By Prasoona

Just as any child raised in a middle-class Indian family, life revolved around activities related to God. My grandfather ensured that the memory was trained well by learning many hymns of Sri Sankaracharya. Daily prayers were a must, even if only as a chore. My dad introduced us to the “concept” of monks, and although he portrayed them as “super humans” I only grudgingly went along! What stands out from those visits was the sincerity and openness he exuded during such trips. My parents were very liberal in their definition of religion, and they introduced us to other faiths through their visits to the places of worship. Although I didn’t appreciate any of this back then, I understand that it is to such exposure that I owe my current inclination.

Sometime during my high school years, I got my Guru per chance. I got initiated only because I was at the right place at the right time, without any previous plan or knowledge of it. As I write this, it occurs that this was the one event which I didn’t ask for, but was blessed with. I did the Japa only because someone put it into my head that if I didn’t do it regularly, my Guru would have to pay the penalty, and I was afraid of my mom’s outburst if such a thing should ever happen!

I turned into a hypocritical rebel during my college years. Although I’d despise my dad’s habit of visiting monks/temples, I would secretly pray for good grades, job, money and even boyfriends! What surprises me – God gave me everything I ever asked for; every little desire has come true sooner or later.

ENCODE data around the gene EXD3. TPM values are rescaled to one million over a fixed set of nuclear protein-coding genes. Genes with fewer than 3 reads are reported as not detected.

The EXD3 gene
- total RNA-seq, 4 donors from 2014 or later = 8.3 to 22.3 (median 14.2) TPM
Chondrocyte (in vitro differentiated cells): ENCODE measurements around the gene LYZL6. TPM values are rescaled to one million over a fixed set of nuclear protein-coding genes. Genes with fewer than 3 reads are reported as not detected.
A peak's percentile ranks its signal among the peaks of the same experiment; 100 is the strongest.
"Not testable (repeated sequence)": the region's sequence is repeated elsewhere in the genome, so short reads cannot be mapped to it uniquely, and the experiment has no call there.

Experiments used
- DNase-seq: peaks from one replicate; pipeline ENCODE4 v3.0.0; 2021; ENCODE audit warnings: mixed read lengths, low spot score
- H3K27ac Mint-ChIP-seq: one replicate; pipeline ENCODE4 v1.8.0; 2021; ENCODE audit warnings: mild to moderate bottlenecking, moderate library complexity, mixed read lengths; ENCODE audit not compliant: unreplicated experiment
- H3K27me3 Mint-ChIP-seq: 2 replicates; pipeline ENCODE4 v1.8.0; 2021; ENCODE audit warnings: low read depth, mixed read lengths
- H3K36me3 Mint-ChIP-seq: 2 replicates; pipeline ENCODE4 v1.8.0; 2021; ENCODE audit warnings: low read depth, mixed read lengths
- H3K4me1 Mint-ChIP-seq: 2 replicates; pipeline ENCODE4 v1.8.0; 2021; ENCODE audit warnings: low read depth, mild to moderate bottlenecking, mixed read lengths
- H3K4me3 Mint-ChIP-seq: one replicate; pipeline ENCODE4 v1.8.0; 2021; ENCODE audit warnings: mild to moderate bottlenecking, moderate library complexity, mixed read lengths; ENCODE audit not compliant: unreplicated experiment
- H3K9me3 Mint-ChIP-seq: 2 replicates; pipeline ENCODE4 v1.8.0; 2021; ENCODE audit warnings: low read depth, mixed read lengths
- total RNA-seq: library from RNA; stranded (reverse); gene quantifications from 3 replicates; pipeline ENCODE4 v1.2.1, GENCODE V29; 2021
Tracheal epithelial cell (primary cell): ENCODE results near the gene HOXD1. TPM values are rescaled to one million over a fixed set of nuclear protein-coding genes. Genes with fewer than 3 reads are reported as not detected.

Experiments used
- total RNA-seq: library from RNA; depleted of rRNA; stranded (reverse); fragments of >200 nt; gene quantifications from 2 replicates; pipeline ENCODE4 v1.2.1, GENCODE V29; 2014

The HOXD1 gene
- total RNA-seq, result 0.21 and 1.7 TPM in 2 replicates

As desires were getting fulfilled, the ego began rearing its BIG ugly head out. What I had known as life, became miserable. While I persistently tried to fix the external factors, I only spiraled into a dark abyss. It was now, that Japa and spiritual need took on a different meaning. I began looking for meanings in my prayers, and wondered how could everything that was source of pleasure at one time bring such misery. Now, it was my turn to visit monks and temples, without the facade I had on earlier. In retrospect, this tumultuous phase was “God.” My sentiment about this is best conveyed by Sri Ramana about Arunachala, “You are the tiger, in whose mouth I am trapped. I worry not about the duration it takes, for I know that this ego WILL be mauled away by You.” I’d dare not claim that am evolving, but with my Mother and Guru in my life, how could it be any other way! I realize that my folks’ faith in the Guru, the rituals and chants drilled into our daily routine, and even those prayers for materialistic ends were the baby steps that God guided me through towards Him. I have firm faith that this stubborn mind will be tamed, sooner or later, to rest in God.